Thresholds indeed; thresholds of life. Having cleared the ground, Bhrigu finds himself immersed in local life. But what is the measure of life? Maybe there is, as he speculates early on, no measure for life. Can we, for instance, retrieve anything useful from the heavily moralized phrase “quality of life” (4)? As Bhrigu makes the ethnographic rounds, local potencies and potentates crowd in: regional deities, companion spirits, forestry officials, gurus and secular givers. As he strives to understand the play of these multiple potencies, their waxing and their waning, they start to become clearer and they begin, as it were, to prompt their own conceptual translation. Bhrigu says: “the gods helped me formulate a signature scholastic tool – concepts” (32).
Among these concepts, perhaps none is as omnipresent and as protean in Bhrigu’s book as ‘thresholds of life,’ a phrase that he typically qualifies as ‘varying thresholds of life,’ a concept that Bhrigu tells us “performs an encompassing ontological role” (282, his emphasis) in his work. He also tells us that it’s derived from Deleuze – but when I tried to follow up the page reference in Deleuze’s Pure Immanence, I found only a blank page…perhaps this was a mischievous bit of thug vidya – or trickster knowledge – on Bhrigu’s part? Turning, as one does, to Google, I did find some scattered references to the self as a threshold in Deleuze and Guattari’s A Thousand Plateaus. But in truth I’m more interested in what kind of vital threshold this concept – thresholds of life – is in Bhrigu’s text – how it lives and moves in the book and what kinds of life it makes sensible and intelligible in his project.
At first, I’ll admit, I was confused. In an explicitly definitional moment toward the end of the book, Bhrigu says that by thresholds of life he means two things. One meaning is moments of passage in a life – often ritually marked – like birth, marriage, death as well as phases of post-mortem life. But the concept of thresholds of life is also, Bhrigu explains, a way of talking about how different potencies, different vitalities become manifest or, as it were, ‘come alive’ socially. As he puts it, “In this sense, rather than thinking of the ‘supernatural’ versus the ‘rational,’ we can ask what thresholds and dimensions a culture or a self is open to” (282). As I say, though, it wasn’t immediately clear to me how this worked in Bhrigu’s writing, because sometimes ‘thresholds of life’ appear in the guise of objects – trees, water, food – sometimes they appear as the modes in which such objects might be discursively or ritually animated, sometimes they appear as states of being or consciousness – for example possession, renunciation or samadhi are all thresholds of life – and sometimes thresholds of life are what one might otherwise refer to as ideological narratives and practices like nationalism, religion, or post-colonial historiography. Some thresholds of life would seem to be culturally defined as ‘higher’ or ‘purer’ than others, which is not to say that they are more efficacious under all circumstances, but rather that they enjoy a kind of prestige whereby they might presume to incorporate or subsume ‘lower’ or ‘cruder’ thresholds of life.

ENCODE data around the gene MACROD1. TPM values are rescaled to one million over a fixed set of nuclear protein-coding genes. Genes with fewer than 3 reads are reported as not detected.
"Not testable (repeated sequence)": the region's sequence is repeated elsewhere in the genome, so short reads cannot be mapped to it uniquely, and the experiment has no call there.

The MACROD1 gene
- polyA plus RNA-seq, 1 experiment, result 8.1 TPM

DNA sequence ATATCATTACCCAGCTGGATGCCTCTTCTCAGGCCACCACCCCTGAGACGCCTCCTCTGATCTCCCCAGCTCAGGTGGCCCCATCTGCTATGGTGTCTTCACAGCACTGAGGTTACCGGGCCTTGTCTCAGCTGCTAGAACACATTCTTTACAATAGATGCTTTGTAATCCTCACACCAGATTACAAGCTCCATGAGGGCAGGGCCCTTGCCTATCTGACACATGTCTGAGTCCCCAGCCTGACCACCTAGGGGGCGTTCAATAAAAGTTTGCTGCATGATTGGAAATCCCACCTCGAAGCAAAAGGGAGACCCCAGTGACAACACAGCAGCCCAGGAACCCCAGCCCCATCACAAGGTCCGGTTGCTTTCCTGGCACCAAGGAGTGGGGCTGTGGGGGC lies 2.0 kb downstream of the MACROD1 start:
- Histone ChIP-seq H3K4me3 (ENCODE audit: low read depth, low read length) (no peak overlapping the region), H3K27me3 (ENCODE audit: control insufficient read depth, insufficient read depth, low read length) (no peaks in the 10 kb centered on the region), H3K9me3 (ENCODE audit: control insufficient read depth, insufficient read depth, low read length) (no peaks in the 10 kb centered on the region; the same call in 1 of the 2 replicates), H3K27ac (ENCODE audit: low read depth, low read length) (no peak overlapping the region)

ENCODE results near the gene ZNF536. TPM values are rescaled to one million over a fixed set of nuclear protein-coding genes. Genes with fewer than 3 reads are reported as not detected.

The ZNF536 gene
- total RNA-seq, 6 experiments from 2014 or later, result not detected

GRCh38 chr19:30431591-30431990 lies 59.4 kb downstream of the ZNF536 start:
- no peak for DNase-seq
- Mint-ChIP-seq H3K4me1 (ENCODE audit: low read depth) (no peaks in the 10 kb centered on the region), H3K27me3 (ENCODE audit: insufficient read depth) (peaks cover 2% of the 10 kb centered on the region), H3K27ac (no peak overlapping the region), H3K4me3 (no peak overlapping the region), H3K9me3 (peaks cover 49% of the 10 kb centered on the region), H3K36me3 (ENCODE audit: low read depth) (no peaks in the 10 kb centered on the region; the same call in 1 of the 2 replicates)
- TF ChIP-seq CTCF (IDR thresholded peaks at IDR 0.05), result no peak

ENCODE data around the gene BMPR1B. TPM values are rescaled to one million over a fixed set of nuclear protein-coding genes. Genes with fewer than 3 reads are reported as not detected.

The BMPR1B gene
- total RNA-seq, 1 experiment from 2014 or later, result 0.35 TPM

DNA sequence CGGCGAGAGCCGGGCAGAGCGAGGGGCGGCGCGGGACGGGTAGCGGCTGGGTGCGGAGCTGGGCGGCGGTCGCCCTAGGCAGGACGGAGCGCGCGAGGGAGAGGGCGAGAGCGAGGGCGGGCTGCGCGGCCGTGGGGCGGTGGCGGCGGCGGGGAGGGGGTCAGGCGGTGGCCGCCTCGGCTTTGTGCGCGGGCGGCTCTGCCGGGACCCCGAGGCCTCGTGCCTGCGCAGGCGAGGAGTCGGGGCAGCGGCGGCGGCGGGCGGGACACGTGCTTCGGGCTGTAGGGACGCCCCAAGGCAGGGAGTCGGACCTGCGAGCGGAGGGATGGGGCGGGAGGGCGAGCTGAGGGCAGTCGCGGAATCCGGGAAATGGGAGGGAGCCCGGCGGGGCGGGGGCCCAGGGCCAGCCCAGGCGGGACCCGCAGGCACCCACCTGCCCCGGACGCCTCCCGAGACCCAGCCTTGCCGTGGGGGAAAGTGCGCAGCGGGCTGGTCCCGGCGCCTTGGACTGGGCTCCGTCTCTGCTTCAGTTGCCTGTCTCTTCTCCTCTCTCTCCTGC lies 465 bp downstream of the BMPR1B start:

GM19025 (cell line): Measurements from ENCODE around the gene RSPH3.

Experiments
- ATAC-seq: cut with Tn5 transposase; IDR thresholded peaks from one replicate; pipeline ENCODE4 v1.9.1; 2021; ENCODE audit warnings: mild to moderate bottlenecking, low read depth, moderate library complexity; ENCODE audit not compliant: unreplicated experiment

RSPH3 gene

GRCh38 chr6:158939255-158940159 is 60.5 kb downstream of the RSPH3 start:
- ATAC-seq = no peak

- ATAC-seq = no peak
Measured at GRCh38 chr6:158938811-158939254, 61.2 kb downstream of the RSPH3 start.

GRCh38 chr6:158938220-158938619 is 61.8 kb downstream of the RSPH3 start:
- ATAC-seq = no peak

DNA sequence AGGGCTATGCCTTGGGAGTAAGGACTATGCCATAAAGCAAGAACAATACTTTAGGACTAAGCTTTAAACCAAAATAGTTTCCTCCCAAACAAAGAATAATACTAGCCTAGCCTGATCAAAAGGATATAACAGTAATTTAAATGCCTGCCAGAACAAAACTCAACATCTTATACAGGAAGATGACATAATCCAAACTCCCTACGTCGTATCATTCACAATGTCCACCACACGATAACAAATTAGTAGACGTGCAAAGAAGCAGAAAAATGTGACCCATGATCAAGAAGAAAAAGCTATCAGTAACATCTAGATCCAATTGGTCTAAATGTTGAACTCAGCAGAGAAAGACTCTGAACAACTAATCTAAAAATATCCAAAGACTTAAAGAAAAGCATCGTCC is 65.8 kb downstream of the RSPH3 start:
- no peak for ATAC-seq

I’m still not entirely sure that I fully understand what Bhrigu intends by thresholds of life, but as I read back through and across his book I began to form a version of the concept that seemed both useful to me and pretty much in line with the spirit of Bhrigu’s thinking. My sense is that thresholds of life might be understood as more or less formalized occasions or forms through which the multiple vital potentialities that animate a social field might be actualized in more or less durable ways. In that regard, Bhrigu’s reflections on what we might conventionally call ‘religious ritual’ seemed helpful. Acknowledging the etymological basis of the word ‘religion’ in notions of ‘binding’ or ‘tying together,’ Bhrigu suggests that we might understand ritual practice not in the usual sense as an act of ‘binding together’ the community in smooth solidarity, but rather as a practice of producing variably durable assemblages of contestation and contract, of potency and its routinization. That Bhrigu should read ritual this way is of course in line with his explicitly Nietzschean optic: an optic in which behind all the moralizing pieties of normative discourse we find an infinitely dynamic field of agonistic potencies. But this is also where the concept of thresholds of life becomes, I think, quite powerful in his analysis. It helps us to think through problems like why it is that gods are born and fade away at certain times and in certain places, why a debilitating condition of madness may, at another level, be a source of social power, and why “the quality of life” only becomes interesting as a concept once it’s opened up to a plurality of qualia – that is to say, “variable thresholds of life.”